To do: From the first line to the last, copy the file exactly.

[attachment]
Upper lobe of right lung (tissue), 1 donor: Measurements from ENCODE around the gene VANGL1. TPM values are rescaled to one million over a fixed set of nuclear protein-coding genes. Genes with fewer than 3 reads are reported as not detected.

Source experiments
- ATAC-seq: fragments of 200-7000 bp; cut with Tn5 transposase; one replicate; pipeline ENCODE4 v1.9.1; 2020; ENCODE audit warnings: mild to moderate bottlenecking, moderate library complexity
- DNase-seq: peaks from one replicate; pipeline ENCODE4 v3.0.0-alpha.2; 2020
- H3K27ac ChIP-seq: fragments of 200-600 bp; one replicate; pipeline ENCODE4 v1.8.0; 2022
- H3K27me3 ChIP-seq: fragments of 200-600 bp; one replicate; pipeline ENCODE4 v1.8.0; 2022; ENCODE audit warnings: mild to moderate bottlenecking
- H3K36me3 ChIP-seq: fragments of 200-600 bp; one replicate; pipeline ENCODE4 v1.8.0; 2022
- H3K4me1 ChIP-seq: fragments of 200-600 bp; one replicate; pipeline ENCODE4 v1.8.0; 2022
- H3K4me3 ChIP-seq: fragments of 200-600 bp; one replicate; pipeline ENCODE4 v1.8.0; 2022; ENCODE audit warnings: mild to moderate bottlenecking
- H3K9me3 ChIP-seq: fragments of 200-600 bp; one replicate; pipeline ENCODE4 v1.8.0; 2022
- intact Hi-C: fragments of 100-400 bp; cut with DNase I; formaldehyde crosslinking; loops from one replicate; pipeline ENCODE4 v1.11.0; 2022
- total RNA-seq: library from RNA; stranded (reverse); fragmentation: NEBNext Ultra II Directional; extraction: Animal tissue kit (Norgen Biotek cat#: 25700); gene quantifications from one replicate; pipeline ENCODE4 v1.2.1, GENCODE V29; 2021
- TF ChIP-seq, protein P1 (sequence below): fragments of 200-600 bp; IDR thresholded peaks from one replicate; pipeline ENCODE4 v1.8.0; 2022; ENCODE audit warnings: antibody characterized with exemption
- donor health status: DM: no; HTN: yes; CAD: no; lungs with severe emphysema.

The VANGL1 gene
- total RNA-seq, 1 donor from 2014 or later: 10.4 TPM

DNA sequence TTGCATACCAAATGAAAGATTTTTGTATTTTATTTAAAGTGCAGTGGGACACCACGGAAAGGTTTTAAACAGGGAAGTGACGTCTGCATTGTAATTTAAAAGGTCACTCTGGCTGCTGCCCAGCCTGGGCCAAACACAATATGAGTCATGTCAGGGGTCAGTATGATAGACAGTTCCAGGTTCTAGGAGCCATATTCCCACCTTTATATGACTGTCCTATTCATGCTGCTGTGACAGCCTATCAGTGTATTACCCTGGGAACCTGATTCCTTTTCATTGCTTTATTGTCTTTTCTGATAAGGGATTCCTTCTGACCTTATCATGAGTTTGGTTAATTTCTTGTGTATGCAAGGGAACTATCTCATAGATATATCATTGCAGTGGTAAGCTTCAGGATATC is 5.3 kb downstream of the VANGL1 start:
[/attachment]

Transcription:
Upper lobe of right lung (tissue), 1 donor: Measurements from ENCODE around the gene VANGL1. TPM values are rescaled to one million over a fixed set of nuclear protein-coding genes. Genes with fewer than 3 reads are reported as not detected.

Source experiments
- ATAC-seq: fragments of 200-7000 bp; cut with Tn5 transposase; one replicate; pipeline ENCODE4 v1.9.1; 2020; ENCODE audit warnings: mild to moderate bottlenecking, moderate library complexity
- DNase-seq: peaks from one replicate; pipeline ENCODE4 v3.0.0-alpha.2; 2020
- H3K27ac ChIP-seq: fragments of 200-600 bp; one replicate; pipeline ENCODE4 v1.8.0; 2022
- H3K27me3 ChIP-seq: fragments of 200-600 bp; one replicate; pipeline ENCODE4 v1.8.0; 2022; ENCODE audit warnings: mild to moderate bottlenecking
- H3K36me3 ChIP-seq: fragments of 200-600 bp; one replicate; pipeline ENCODE4 v1.8.0; 2022
- H3K4me1 ChIP-seq: fragments of 200-600 bp; one replicate; pipeline ENCODE4 v1.8.0; 2022
- H3K4me3 ChIP-seq: fragments of 200-600 bp; one replicate; pipeline ENCODE4 v1.8.0; 2022; ENCODE audit warnings: mild to moderate bottlenecking
- H3K9me3 ChIP-seq: fragments of 200-600 bp; one replicate; pipeline ENCODE4 v1.8.0; 2022
- intact Hi-C: fragments of 100-400 bp; cut with DNase I; formaldehyde crosslinking; loops from one replicate; pipeline ENCODE4 v1.11.0; 2022
- total RNA-seq: library from RNA; stranded (reverse); fragmentation: NEBNext Ultra II Directional; extraction: Animal tissue kit (Norgen Biotek cat#: 25700); gene quantifications from one replicate; pipeline ENCODE4 v1.2.1, GENCODE V29; 2021
- TF ChIP-seq, protein P1 (sequence below): fragments of 200-600 bp; IDR thresholded peaks from one replicate; pipeline ENCODE4 v1.8.0; 2022; ENCODE audit warnings: antibody characterized with exemption
- donor health status: DM: no; HTN: yes; CAD: no; lungs with severe emphysema.

The VANGL1 gene
- total RNA-seq, 1 donor from 2014 or later: 10.4 TPM

DNA sequence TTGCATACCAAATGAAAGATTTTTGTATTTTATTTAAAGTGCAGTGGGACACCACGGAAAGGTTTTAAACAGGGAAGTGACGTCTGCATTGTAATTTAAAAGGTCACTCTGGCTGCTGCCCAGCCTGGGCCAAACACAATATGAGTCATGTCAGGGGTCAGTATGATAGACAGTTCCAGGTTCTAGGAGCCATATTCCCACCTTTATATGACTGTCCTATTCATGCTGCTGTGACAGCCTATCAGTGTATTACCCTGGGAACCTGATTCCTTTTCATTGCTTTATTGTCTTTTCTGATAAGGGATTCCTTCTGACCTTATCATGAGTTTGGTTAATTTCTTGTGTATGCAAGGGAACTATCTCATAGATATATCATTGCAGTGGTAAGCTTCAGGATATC is 5.3 kb downstream of the VANGL1 start: